A man is walking his dog on a Vancouver evening when a stranger with a knife guts him so severely his internal organs are exposed. A mother and five-year-old daughter are out for a stroll when a mentally ill woman grabs the child, swings her around by her hair and slams her face-first onto the sidewalk. Two people leaving a comedy club are ﬁred on by a deranged man. One is grazed in the head by a bullet before the shooter turns the gun on himself and dies in the street. These random attacks were cited last week by Vancouver Police Chief Jim Chu as he and Mayor Gregor Robertson urged senior governments to address the growing crisis of untreated mental illness.
“These people require health care, support and medical treatment, not the criminal justice system,” says Chu. Mental illness is now a factor in 21 per cent of all police incidents; there’s been a fivefold increase in police apprehensions under the Mental Health Act since 2002, and the downtown emergency room of St. Paul’s Hospital has seen a 43 per cent increase in persons with severe mental illness and/or serious addiction.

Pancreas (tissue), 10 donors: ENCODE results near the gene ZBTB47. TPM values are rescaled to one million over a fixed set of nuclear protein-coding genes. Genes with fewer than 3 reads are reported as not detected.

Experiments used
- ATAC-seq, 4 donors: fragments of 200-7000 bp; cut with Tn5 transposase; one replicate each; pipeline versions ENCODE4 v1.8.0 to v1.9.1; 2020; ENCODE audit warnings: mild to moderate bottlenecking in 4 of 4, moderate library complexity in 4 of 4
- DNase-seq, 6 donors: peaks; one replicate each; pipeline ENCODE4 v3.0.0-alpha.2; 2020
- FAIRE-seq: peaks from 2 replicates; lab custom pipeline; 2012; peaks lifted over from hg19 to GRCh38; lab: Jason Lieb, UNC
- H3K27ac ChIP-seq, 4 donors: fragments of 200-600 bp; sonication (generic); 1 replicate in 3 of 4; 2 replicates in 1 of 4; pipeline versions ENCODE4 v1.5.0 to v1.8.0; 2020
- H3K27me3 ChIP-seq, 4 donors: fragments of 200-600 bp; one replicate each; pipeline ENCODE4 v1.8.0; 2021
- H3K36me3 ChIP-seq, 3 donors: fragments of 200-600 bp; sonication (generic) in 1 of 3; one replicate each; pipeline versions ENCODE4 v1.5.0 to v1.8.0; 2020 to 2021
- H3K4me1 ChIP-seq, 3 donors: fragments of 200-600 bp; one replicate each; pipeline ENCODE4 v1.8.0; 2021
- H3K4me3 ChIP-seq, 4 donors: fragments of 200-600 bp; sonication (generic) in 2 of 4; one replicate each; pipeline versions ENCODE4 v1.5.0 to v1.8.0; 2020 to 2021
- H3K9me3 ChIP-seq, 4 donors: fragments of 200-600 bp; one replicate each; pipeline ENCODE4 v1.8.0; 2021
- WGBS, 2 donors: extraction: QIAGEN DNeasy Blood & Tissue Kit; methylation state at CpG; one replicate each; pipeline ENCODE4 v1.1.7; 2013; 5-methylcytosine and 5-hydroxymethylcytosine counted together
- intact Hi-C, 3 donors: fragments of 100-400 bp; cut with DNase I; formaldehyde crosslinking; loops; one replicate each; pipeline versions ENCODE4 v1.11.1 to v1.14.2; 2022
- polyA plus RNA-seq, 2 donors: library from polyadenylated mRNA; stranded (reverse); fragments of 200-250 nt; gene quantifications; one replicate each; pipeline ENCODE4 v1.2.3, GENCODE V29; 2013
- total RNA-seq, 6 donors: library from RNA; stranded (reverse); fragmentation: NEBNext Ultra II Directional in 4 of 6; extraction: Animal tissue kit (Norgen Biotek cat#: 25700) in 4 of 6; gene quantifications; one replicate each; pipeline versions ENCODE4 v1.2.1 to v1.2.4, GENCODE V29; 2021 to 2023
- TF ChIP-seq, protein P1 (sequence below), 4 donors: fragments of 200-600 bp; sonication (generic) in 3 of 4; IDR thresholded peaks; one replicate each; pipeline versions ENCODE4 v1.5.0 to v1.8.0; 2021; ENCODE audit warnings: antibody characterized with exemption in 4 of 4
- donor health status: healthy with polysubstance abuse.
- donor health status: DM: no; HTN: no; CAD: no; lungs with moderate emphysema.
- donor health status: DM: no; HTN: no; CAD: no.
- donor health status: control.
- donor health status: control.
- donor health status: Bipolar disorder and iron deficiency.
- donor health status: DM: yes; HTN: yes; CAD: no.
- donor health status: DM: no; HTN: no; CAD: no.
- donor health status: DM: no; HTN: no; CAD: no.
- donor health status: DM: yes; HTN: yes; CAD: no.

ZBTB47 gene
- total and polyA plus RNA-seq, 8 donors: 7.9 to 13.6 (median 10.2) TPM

Both men pin some of the blame on provincial downsizing since the 1980s of the Riverview Psychiatric Hospital, which treated and housed 4,600 people at its peak in the 1950s. While Riverview was often condemned as a warehouse for the mentally ill, the alternative has turned many vulnerable people onto the chaotic streets of the Downtown Eastside, with limited treatment and an open-air drug market.
Chu and Roberston want 300 secure mental health treatment beds, a hospital crisis centre and better treatment options at provincial housing facilities. B.C. Health Minister Terry Lake says the problem needs more study.